To make the model fit the mark ?

And like Copernicus, they could be right,
Despite a lack of evidence.
Or like old Ptolemy, they could be wrong,
Yet strong in their defence –
His theory held up, truth to tell,
In matching observations well –
But oh, it was a complex hell !
So scientists, and heaven-gazers,
Never lose your sharpest razors !

No Man’s Pie is Freed from his Ambitious Finger

tudor heads
Carved heads in the Great Hall at Hampton Court by Richard Rydge, photographed by little_miss_sunnydale

 

No Man’s Pie is Freed from his Ambitious Finger

The Tudors – always the bloody Tudors !
I’m sick of the Tudors, sick of their tricks –
Bloody Marys and bloody Henrys,
And bloody Bess and her politics,
And wimpy Eddy, and snow-white Jane –
Tudors bloody Tudors – since I was six.
Papists in priestholes, Proddies in the Tower
And the heroes end up dead and the villains stay in power.

Ev’ryone’s a bastard,
Anyone who’s Tudor –
Henry’s shagging ev’ryone,
But Bess, no-one has screwed her.
Both have shafted England,
Made the whole place prude-er.

The Tudors: bloody Tyndale and Shakespeare,
The bloody Armada and Raleigh and Drake,
The bloody plots and the bloody spies,
And witches burned at the bloody stake,
And Irish, Jews and Gypsies shunned –
Nasty bloody Tudors – more than I can take !
Monks changing habits and monarchs swapping spouses –
A-ring-a-ring of roses and a plague on all their houses !

Ev’ryone’s a bastard,
Ev’ryone’s a bluff:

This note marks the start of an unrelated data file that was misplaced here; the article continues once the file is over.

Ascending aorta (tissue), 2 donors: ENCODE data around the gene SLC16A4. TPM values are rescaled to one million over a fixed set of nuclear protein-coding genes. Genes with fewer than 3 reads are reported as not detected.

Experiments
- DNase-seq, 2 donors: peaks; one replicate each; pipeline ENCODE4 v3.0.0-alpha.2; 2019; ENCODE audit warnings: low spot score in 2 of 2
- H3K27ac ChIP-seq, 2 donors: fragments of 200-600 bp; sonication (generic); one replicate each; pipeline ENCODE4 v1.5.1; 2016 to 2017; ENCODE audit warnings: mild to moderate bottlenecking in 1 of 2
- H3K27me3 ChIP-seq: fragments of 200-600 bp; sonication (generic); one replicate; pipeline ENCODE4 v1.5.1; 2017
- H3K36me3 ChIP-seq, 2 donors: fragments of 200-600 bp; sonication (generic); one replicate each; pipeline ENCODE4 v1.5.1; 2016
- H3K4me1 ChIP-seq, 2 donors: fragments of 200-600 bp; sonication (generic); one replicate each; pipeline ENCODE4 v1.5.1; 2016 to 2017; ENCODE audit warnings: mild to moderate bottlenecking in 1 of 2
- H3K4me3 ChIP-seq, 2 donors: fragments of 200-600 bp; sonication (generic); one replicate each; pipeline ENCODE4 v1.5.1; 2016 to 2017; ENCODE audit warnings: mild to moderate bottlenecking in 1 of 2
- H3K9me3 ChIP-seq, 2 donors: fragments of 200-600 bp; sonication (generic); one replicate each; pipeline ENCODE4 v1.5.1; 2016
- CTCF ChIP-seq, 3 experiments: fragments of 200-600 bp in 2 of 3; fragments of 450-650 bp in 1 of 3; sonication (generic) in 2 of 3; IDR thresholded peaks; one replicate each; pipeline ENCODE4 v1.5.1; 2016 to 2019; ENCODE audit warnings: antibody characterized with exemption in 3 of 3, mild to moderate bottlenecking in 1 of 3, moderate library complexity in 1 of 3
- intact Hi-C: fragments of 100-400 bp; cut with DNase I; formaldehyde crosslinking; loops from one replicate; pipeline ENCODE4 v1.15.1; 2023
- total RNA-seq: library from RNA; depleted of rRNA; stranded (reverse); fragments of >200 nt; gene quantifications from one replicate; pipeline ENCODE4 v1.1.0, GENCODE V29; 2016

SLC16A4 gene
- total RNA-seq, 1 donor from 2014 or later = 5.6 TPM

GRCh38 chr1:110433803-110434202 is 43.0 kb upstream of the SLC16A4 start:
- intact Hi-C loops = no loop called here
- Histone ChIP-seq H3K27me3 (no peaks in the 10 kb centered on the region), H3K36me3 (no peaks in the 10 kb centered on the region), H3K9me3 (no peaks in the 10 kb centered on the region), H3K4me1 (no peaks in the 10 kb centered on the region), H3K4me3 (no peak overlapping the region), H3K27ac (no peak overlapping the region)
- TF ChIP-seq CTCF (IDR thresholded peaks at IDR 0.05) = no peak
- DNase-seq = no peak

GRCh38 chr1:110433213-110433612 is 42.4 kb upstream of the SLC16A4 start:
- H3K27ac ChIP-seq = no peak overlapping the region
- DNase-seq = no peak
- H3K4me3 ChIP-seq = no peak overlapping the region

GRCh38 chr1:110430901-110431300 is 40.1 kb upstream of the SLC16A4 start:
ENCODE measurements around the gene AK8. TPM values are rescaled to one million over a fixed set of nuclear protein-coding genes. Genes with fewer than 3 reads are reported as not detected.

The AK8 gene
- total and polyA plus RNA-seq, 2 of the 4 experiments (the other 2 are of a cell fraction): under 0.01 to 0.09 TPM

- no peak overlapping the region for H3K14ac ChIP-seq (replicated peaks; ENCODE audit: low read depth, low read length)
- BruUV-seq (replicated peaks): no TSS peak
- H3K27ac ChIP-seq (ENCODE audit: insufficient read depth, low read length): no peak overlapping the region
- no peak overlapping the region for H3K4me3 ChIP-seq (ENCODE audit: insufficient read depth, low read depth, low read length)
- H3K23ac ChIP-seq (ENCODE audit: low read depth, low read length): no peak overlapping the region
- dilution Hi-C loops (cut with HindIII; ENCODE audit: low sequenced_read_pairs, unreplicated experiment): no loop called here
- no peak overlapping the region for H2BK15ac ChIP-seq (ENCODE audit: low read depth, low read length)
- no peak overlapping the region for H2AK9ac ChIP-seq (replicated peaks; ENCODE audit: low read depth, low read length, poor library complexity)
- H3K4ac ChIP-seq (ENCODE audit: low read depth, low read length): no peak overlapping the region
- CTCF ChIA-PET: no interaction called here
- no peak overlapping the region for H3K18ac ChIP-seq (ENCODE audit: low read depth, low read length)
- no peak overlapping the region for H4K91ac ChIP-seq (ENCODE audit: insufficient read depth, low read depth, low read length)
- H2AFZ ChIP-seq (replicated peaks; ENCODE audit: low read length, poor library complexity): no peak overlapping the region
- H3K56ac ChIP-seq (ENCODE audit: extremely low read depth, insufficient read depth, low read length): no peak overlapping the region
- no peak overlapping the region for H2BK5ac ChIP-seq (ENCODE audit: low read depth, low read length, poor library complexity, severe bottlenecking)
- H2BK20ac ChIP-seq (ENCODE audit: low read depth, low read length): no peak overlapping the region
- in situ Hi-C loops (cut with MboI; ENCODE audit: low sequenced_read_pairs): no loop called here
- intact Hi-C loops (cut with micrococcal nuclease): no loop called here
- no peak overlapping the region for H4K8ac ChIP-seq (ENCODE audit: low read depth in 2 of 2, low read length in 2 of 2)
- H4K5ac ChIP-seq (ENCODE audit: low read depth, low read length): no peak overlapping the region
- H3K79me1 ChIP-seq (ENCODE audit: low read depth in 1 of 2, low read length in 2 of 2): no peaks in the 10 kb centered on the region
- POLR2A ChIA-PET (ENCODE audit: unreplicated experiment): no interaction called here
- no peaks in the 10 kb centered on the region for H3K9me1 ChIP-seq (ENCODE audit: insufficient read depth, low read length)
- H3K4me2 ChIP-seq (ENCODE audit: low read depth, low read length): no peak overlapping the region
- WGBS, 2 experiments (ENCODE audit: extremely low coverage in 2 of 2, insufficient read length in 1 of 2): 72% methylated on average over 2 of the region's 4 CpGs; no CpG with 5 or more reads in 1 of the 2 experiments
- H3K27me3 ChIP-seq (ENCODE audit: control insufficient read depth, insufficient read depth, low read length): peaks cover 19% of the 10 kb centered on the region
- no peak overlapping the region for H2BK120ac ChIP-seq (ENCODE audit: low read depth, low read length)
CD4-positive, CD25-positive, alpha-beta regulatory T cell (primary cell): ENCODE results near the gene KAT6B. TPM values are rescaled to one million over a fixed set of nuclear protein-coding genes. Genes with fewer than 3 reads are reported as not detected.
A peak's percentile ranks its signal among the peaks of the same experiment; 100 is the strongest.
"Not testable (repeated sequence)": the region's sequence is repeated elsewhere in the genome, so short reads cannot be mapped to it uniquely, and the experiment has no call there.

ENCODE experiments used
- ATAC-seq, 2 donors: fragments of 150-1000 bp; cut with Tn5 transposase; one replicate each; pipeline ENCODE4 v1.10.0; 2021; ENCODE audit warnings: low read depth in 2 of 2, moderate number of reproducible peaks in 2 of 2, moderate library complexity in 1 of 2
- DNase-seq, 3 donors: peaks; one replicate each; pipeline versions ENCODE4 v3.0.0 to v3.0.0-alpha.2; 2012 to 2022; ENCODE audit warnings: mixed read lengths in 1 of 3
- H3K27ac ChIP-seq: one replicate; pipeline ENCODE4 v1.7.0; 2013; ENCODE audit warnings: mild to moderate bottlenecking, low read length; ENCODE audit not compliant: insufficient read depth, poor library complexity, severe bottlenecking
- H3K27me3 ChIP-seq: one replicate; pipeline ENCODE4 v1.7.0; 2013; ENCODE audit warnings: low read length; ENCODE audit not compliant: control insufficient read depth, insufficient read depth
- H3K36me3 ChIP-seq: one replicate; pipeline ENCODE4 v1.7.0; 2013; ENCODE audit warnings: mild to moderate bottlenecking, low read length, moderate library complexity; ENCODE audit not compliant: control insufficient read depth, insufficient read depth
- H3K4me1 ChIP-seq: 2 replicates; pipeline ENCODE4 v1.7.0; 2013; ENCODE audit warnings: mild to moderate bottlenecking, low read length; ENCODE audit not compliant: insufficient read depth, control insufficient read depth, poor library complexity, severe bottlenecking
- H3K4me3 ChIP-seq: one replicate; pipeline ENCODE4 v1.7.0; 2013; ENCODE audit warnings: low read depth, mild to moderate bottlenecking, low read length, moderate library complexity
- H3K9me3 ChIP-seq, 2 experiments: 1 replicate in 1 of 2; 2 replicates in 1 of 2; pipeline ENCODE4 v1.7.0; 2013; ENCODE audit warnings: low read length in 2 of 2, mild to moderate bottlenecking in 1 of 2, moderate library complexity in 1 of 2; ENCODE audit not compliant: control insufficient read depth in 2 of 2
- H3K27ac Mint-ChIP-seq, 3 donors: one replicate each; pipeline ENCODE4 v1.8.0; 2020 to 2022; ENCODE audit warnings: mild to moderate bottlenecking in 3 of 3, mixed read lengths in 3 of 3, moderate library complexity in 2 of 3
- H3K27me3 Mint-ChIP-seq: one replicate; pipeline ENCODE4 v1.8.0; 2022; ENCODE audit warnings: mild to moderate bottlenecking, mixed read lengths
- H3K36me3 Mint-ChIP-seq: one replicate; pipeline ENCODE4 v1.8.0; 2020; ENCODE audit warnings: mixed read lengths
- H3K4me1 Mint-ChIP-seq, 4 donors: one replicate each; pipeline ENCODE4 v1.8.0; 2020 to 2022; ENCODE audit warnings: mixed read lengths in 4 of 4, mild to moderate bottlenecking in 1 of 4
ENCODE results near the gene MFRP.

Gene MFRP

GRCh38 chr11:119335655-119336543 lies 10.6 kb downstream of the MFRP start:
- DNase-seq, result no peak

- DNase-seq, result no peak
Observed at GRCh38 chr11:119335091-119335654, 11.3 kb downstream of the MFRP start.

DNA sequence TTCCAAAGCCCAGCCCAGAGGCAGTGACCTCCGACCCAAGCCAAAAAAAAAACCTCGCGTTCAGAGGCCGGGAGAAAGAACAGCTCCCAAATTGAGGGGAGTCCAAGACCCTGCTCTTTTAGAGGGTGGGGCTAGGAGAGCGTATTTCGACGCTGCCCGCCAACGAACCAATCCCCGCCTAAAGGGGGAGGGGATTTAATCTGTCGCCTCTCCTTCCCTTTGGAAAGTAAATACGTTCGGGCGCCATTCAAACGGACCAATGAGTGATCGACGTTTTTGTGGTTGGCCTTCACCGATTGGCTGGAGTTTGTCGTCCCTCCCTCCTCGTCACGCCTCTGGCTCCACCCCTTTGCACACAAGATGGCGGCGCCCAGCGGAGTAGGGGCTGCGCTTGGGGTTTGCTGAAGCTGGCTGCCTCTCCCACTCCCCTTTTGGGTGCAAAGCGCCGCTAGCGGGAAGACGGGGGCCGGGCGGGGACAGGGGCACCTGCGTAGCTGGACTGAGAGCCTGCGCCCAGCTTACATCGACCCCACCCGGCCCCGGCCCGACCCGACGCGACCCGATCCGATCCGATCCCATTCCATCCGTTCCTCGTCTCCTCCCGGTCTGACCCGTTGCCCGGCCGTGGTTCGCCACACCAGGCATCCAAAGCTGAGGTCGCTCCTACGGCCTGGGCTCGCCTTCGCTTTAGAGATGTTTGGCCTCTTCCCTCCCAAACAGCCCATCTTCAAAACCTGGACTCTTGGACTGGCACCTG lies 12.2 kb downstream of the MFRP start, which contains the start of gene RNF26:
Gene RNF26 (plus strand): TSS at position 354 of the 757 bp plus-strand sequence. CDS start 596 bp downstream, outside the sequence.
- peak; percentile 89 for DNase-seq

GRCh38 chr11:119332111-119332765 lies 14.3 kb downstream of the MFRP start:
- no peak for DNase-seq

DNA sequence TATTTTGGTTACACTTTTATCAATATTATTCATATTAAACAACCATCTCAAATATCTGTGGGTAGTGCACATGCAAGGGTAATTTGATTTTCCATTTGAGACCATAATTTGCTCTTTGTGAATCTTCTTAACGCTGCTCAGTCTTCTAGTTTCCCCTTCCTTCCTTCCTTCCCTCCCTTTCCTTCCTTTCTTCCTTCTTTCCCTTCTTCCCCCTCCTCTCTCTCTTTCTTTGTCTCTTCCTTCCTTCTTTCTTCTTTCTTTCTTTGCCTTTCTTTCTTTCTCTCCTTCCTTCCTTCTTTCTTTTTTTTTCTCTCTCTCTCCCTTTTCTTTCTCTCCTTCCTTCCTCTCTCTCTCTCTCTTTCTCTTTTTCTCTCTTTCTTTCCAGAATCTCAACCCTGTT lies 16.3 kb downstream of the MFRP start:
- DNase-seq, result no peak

Ev’ryone in sackcloth,
Or codpiece, hose and ruff.
Who will spare our England
Once we’ve had enough ?

 

 

Spectacles

spectacles
The Glasses Apostle by Conrad von Soest

 

Spectacles

Strange to think,
How we used to blink and grope our way
Through the blurry day,
Our vision out-of-sync.

Ever since the needle was invented,
How the squinters were tormented
Without sharpness to apply
The thread into the eye.

But then, and just in time for printing,
Came the perfect cure for squinting –
All was focused once again,
From furthest hills to finest grain.

Of all our labour-saving friends,
I say the lens is friendliest of all –
It works so simple, cheap and small –
Such humble, perfect skill !

And yet so mighty, how it bends
All light unto its will !
To let us see, when genes and wear
Would waste our rods and blank our stare –

 

 

Armageddon Hedonism

Pandemonium
Pandemonium by John Martin

 

Armageddon Hedonism

All aboard for the End of Days,
When kingdoms drown and cities blaze.
See stars burn out and worlds collide,
As the dead shall walk and the damned shall ride !
I’ll see you all at the bitter end,
When gods take arms and fates entwine.
We’re six-six-six for nil, my friend,
Let’s party like it’s ninety-nine !
The long goodbye, the last farewell:
I’ll see you all on the Road to Hell !

Fires to the North and fighting to the South,
The time has come, the Walrus said, and gently dabbed his mouth.
Famine to the West, and plague upon the East –
The Quick comingle with the Dead, the Angel with the Beast.
Penitents shall weep and moan –
Some prayers pleaded, others hurled.
We’re all for one and all alone,
So step right up for the End of the World !

Roll up !  Roll up for Ragnarok !
For hark !  There raps the Reaper’s knock.
Our hours are short, our time is come,
I hear the trumpet and the drum.
I’ll see you all on Judgement Day,
When gods lay bets and futures mix.